A state appeals court affirmed the legality of medical marijuana dispensaries under California law and rejected bans imposed by municipalities.
A three-justice panel of the 2nd District Court of Appeal held Monday that Los Angeles County's ban on medical marijuana is "preempted" by state law. The decision reverses a preliminary junction granted to the county by Los Angeles Superior Court Judge Ann Jones in May 2011.
On July 24, the city of Los Angeles is similar to the one enacted by the County, but just rejected by the court of appeal.
"Los Angeles County's total, per se nuisance ban against medical marijuana dispensaries directly contradicts the legislature's intent," Justice Robert Mallano wrote in the 19-page unanimous decision.
Joe Elford, Chief Counsel with Americans for Safe Access, said the ruling put a "major wrennch" in City Attorney Carmen Trutanich's effort to ban medical marijuana dispensaries in Los Angeles.
"The court of appeal could not have been clearer in expressing that medical marijuana dispensaries are legal under state law, and that municipalities have no right to ban them," said Joe Elford, Chief Counsel with Americans for Safe Access, a medical marijuana advocacy group. "This landmark decision should have a considerable impact on how the California Supreme Court rules in the various dispensary cases it's currently reviewing."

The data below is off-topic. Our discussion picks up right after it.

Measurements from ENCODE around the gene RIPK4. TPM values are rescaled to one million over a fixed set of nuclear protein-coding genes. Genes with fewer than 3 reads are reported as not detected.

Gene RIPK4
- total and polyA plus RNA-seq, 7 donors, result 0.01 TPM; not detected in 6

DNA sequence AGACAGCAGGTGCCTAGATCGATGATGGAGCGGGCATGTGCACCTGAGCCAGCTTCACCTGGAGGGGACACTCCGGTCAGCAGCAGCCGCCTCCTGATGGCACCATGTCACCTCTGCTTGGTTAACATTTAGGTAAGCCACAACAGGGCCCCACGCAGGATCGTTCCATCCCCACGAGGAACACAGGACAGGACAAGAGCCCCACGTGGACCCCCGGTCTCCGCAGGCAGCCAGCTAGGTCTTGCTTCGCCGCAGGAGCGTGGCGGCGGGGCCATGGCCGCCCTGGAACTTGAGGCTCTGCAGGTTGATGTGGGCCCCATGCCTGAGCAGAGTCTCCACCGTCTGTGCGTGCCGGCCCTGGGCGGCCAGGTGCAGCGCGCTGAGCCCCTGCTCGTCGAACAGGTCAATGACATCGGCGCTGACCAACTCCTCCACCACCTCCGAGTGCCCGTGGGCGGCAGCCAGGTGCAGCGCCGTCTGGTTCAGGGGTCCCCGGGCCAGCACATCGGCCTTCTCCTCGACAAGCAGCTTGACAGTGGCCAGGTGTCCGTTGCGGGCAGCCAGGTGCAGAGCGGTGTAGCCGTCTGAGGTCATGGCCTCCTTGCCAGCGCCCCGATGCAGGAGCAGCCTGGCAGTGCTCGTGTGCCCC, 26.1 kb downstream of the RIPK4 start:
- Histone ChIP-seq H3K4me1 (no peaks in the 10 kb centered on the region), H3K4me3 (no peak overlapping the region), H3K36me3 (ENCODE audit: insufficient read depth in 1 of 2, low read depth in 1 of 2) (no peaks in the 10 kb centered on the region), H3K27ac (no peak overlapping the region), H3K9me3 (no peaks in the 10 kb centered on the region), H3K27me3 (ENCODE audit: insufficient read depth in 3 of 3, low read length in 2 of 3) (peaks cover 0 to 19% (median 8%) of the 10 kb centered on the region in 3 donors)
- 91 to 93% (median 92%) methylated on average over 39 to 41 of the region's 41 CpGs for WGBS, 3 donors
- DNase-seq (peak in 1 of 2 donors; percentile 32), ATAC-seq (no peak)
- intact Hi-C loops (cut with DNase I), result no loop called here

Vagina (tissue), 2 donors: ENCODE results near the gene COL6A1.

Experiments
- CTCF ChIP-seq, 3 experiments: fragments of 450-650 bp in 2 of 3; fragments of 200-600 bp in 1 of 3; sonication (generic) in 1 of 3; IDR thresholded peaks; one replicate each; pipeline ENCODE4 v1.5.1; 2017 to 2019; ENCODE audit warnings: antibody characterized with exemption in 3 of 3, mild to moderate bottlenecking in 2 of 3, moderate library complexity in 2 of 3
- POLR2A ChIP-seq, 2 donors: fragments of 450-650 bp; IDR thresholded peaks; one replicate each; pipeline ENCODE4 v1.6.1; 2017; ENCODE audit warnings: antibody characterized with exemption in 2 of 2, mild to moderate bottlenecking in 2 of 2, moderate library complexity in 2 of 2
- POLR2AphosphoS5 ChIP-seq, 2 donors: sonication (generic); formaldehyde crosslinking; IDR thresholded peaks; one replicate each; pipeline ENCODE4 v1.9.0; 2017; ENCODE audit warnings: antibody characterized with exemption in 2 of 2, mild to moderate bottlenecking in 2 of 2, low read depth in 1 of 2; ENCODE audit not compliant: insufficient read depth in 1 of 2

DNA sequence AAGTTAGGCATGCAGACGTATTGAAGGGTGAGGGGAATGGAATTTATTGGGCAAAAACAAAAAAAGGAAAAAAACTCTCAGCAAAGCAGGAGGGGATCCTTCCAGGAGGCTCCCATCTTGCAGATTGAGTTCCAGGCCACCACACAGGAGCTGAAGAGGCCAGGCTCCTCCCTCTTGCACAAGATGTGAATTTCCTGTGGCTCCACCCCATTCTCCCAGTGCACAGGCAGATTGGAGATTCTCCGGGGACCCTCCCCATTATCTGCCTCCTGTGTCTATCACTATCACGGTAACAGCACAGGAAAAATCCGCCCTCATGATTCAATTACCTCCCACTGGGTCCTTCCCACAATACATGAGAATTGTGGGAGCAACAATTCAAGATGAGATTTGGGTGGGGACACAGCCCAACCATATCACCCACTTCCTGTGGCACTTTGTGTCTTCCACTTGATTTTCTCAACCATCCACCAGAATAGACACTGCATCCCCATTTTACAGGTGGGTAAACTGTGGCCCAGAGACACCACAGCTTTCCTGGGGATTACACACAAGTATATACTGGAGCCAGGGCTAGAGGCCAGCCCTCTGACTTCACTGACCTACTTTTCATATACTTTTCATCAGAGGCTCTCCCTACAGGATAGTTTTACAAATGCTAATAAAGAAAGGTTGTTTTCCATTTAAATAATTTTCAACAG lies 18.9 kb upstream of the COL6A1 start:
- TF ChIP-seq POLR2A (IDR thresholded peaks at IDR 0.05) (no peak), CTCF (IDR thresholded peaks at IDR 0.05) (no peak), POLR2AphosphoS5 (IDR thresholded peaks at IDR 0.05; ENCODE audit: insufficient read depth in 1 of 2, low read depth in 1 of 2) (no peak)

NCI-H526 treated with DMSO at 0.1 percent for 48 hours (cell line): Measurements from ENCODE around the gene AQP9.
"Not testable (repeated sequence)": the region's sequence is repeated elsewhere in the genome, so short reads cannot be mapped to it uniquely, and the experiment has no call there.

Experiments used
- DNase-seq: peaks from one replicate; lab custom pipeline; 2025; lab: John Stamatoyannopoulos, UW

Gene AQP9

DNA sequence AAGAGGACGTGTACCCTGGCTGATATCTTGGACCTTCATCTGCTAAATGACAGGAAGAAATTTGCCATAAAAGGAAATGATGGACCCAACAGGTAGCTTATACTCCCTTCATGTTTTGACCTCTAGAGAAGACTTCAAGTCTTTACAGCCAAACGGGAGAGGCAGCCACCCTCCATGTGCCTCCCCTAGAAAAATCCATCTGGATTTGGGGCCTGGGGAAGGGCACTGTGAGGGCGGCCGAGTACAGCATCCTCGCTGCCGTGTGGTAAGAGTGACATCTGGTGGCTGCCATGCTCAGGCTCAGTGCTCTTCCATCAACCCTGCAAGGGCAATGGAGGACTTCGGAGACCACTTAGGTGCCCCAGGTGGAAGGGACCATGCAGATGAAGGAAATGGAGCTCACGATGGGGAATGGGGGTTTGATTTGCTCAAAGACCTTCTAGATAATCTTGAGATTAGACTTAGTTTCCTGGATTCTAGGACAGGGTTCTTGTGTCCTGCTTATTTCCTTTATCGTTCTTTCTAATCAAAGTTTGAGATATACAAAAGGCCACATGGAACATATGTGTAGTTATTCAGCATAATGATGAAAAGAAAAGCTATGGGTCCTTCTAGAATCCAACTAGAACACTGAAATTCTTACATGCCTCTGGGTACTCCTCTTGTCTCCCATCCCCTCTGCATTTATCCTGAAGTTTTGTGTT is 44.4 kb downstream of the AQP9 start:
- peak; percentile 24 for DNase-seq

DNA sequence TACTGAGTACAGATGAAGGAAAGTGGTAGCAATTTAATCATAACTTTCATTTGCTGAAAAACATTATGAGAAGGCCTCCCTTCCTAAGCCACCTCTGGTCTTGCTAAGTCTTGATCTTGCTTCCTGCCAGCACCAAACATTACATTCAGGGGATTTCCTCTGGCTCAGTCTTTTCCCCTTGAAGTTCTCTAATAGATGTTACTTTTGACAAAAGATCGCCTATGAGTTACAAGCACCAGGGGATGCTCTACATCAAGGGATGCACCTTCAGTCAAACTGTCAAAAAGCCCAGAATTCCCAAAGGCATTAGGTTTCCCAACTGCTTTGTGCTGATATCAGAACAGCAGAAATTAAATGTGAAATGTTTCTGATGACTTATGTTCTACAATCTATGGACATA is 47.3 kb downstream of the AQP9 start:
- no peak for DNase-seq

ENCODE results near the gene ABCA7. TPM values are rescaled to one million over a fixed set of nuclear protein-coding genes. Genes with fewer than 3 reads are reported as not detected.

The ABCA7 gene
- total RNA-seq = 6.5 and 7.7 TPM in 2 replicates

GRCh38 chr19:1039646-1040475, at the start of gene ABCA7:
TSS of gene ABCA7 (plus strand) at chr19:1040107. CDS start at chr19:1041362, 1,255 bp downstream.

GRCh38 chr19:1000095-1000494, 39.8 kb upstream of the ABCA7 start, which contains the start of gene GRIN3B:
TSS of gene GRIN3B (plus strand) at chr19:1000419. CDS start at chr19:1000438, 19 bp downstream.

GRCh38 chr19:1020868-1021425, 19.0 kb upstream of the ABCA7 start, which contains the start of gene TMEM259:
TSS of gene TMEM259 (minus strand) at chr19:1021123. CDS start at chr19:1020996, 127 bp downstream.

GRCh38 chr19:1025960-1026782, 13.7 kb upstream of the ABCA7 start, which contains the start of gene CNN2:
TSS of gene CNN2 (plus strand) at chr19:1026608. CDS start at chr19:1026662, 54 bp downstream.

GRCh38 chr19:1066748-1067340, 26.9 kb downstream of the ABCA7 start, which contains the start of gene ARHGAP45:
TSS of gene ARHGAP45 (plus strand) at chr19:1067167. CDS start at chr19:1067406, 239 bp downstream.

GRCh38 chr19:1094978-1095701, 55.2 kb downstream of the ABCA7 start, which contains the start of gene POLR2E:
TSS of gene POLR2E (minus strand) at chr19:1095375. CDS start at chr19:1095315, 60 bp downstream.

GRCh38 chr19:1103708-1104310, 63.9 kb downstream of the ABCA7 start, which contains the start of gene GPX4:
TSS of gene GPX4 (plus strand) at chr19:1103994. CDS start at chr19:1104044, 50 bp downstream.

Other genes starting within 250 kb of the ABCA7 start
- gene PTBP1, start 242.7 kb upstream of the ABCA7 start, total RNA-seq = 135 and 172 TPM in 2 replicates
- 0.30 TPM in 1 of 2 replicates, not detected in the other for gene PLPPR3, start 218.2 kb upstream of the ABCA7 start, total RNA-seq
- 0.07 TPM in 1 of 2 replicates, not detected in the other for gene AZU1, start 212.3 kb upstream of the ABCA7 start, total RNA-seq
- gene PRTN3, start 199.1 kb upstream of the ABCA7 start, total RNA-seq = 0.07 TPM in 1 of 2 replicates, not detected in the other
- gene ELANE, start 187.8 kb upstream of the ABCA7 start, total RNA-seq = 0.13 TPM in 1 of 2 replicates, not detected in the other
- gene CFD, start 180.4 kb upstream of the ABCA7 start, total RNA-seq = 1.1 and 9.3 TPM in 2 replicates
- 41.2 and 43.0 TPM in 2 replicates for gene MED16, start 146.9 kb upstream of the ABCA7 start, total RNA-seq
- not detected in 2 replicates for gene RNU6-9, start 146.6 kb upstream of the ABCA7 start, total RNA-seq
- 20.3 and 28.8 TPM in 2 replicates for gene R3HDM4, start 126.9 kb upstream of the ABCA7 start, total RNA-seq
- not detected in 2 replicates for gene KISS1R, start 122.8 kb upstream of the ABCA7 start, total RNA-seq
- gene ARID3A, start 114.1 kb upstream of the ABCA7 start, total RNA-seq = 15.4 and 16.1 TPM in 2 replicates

While the ruling will do doubt be welcomed by many in the medical marijuana community, it still does not make them safe from being raided and/or forcibly closed.
As the Associated Press put it Tuesday, referring to Monday's court ruling, which revolved around Alternative Medicinal Cannabis Collective, a medical marijuana facility in the City of Covina against which a lower court gave L.A. County an injunction in 2011—wrongfully, in the appeals court opinion:
However, the decision does not mean the coast is clear for the Covina dispensary. The Court of Appeal says even though L.A. County can't outlaw pot shops completely, local lawmakers still can limit where they locate require them to obtain operating permits and business licenses.
The federal government has raided a medical marijuana training college in Oakland and dispensaries across the state, an aggressive policy change that was announced with a simultaneous raid on a North Hollywood-area shop last October.
The LAPD also appears to have left policies regarding pot shops up to each division. Over the last three years, the Devonshire Division systematically shut down dozens of shops, a move that scared off many others to the point that it is believed there are no more pot shops in the entire division's patrol area.
However, the North Hollywood Division and many others have taken a hands-off approach to pot shops, leading to inconsistency in how the LAPD as a whole views pot shops. Read more: